By Adam Hoge-
CHICAGO (CBS) – Sure, the Blackhawks sent a message, they just forgot to do everything else.
After an offseason focused on getting tougher to handle teams like Vancouver, the Blackhawks watched the Canucks come into the United Center Sunday, take their fair share of punches and still leave with a 6-2 victory.
Revamped with guys like Daniel Carcillo and Jamal Mayers to counter Vancouver’s “thugs”, the Blackhawks made a point of showcasing their toughness by engaging in fights and playing after the whistle.
Hell, even Patrick Kane leveled Henrik Sedin with a late-hit and went to the box for roughing.
Problem was, almost every time a Hawk went to the penalty box, Vancouver scored. All-in-all, the Canucks scored five power play goals on six chances. To put that in perspective, the Blackhawks had only allowed four power plays goals all season coming into Sunday night’s game.
“Too many penalties,” head coach Joel Quenneville said. “It’s an emotional game. They had one more (power play) than we did, but we took some penalties we can’t take.”
Those penalties started with Brent Seabrook’s interference call that he didn’t even argue 4:17 into the game. David Booth gave Vancouver a 1-0 lead moments later. Then came Kane’s late hit on Henrik Sedin in the final minute of the first period, which led to Aaron Rome’s first goal of the season 1:16 into the second period. Brian Bickell’s boarding penalty later in the frame then led to a Daniel Sedin goal that put the Canucks up 3-1.
“Probably a couple of the penalties were not necessary to take,” defenseman Niklas Hjalmarsson admitted.
But the Blackhawks were clearly trying to show off their new look as they played the Canucks for the first time since losing Game 7 in Vancouver in last year’s playoffs. Unfortunately, that’s about all they seemed focused on.
“We should have been expecting an effort like that from them,” Toews said. “I’m not sure why we took them lightly. We played well and did some good things all week and we didn’t show much of that tonight.”
While Vancouver’s power play flourished Sunday night, the Blackhawks’ special teams unit continued to struggle as they failed to convert on five chances.
Quenneville actually wasn’t too upset with how the unit played overall, but admitted that in the end, you need to score.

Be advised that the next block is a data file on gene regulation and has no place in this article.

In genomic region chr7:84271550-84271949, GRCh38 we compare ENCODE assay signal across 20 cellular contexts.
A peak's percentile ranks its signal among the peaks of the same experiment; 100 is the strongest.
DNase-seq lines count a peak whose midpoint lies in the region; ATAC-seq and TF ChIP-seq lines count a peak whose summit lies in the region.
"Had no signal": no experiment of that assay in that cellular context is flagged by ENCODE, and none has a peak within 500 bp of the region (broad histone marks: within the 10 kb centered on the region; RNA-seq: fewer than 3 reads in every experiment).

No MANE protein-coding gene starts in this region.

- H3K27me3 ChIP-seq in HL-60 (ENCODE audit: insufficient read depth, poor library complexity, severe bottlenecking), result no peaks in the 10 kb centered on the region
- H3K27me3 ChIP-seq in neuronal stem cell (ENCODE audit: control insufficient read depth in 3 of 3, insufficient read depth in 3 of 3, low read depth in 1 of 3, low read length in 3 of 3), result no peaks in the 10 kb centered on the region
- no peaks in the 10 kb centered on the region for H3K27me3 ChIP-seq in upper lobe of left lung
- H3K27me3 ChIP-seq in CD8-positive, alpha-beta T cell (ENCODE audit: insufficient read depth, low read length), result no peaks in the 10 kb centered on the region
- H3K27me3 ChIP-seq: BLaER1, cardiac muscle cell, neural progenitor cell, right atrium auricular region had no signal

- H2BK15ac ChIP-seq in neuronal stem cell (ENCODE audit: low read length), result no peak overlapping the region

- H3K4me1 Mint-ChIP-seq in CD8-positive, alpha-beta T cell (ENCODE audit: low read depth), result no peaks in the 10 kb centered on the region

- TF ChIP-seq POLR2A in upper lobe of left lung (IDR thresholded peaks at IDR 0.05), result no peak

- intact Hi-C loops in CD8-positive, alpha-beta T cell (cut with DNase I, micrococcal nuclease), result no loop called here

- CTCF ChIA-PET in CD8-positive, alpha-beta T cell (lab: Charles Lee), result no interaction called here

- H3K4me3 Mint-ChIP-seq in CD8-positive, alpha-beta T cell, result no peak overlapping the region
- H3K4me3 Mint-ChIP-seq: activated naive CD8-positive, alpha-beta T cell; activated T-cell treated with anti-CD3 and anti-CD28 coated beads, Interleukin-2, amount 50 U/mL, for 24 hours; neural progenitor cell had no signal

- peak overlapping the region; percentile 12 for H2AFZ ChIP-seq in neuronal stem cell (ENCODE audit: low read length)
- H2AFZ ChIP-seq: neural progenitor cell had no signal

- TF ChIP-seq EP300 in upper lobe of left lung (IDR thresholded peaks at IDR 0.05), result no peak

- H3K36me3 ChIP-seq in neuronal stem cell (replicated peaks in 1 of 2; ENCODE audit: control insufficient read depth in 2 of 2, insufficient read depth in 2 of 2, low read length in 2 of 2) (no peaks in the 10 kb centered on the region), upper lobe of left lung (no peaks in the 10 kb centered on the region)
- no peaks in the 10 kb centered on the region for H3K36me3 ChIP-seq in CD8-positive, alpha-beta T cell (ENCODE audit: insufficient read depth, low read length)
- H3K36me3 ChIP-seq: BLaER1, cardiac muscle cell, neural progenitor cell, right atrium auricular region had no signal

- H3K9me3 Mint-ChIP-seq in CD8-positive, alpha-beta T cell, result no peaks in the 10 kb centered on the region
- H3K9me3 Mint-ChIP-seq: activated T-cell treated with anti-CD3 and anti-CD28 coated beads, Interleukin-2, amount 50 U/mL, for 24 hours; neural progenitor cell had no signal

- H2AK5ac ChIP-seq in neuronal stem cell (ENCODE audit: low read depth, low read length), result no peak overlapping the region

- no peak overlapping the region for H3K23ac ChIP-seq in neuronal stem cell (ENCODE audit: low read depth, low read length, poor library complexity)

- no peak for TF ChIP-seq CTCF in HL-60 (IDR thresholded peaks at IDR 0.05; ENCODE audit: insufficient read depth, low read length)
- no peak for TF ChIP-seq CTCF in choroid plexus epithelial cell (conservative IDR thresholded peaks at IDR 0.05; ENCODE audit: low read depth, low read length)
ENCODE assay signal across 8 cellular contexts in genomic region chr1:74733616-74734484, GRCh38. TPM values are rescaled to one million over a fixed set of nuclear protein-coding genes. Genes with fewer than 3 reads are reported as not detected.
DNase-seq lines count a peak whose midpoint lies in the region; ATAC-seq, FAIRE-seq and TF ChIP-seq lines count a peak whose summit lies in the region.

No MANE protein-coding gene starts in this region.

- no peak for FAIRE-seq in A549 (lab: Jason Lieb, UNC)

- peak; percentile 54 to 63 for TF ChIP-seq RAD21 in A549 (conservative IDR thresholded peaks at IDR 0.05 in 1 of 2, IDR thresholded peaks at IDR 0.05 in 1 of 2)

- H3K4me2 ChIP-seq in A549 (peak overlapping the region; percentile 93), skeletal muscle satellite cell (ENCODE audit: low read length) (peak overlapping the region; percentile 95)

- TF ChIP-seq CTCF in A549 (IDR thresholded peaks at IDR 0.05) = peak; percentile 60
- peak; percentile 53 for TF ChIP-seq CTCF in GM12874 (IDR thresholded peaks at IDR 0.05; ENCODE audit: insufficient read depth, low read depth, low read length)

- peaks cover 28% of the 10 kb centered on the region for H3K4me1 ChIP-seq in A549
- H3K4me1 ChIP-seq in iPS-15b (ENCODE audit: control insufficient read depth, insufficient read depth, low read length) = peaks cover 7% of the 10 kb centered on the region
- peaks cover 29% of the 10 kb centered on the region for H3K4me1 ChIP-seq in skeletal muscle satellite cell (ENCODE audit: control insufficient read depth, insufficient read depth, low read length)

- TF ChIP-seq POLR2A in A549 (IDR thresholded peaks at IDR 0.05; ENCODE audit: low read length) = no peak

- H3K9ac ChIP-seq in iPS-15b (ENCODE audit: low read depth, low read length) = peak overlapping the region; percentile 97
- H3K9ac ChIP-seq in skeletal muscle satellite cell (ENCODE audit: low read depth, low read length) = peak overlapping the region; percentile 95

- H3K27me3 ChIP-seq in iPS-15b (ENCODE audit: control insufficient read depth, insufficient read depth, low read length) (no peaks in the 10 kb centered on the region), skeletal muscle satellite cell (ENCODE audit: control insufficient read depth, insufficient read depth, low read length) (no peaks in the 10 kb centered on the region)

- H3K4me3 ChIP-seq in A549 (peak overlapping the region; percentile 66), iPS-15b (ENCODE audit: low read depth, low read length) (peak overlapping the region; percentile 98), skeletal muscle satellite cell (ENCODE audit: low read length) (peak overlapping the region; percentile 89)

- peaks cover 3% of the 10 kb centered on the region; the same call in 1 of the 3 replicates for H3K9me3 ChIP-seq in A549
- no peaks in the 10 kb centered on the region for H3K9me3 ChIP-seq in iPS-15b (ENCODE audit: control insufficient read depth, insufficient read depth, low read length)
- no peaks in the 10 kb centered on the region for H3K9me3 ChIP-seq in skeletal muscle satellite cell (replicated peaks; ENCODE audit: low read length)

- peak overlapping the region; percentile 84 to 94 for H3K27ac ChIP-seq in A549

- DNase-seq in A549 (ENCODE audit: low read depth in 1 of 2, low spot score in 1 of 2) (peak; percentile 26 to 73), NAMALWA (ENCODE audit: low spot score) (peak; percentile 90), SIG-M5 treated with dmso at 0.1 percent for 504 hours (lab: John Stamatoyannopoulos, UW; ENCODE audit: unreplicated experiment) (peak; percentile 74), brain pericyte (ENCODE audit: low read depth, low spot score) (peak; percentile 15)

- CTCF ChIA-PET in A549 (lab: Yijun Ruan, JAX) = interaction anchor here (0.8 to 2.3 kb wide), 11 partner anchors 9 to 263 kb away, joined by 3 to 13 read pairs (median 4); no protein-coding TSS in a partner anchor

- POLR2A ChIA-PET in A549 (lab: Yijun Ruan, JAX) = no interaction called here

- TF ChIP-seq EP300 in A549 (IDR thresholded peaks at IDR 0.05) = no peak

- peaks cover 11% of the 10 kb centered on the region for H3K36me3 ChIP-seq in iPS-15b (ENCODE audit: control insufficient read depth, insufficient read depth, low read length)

“We had some chances,” he said. “I thought we weren’t terrible, but we’re looking for production at the end of the night.”
Without that power play production, the Blackhawks had no chance to keep up with the Canucks Sunday night.
But if there’s any silver lining, it is clear this group can match Vancouver’s toughness. Even after the Canucks took a sizeable lead, the newcomers didn’t back down. Carcillo pretty much announced to the world in his introductory press conference over the summer that he couldn’t wait to drop the gloves against Vancouver, which he did 13 minutes into the second period with Aaron Volpatti. Later, Carcillo was handed a roughing and unsportsmanlike conduct penalty on the same play and given a 10-minute misconduct on top of it. Mayers also dropped the gloves, giving Kevin Bieksa a couple right-hand pops as the second period ended.
Unfortunately, all that means nothing when you lose 6-2 against the team you are going to be compared to all season long. It likely means very little going forward against the rest of the league, but when the Blackhawks travel to Vancouver Nov. 16, they’re going to have to find a way to exude their toughness while also playing well – a task that doesn’t seem like it should be that hard.
Some might call Sunday night’s game a reality check for the Blackhawks. It may have been. At the very least, it was a wakeup call.
“I hope it surprised us,” Quenneville said. “Certainly gets your attention.”
Yes, yes it does.
Adam is the Sports Content Producer for CBSChicago.com and specializes in coverage of the White Sox, Blackhawks and college sports. He was born and raised in Lincoln Park and attended St. Ignatius College Prep before going off to the University of Wisconsin-Madison where he earned a Journalism degree. Follow him on Twitter @AdamHogeCBS and read more of his columns here.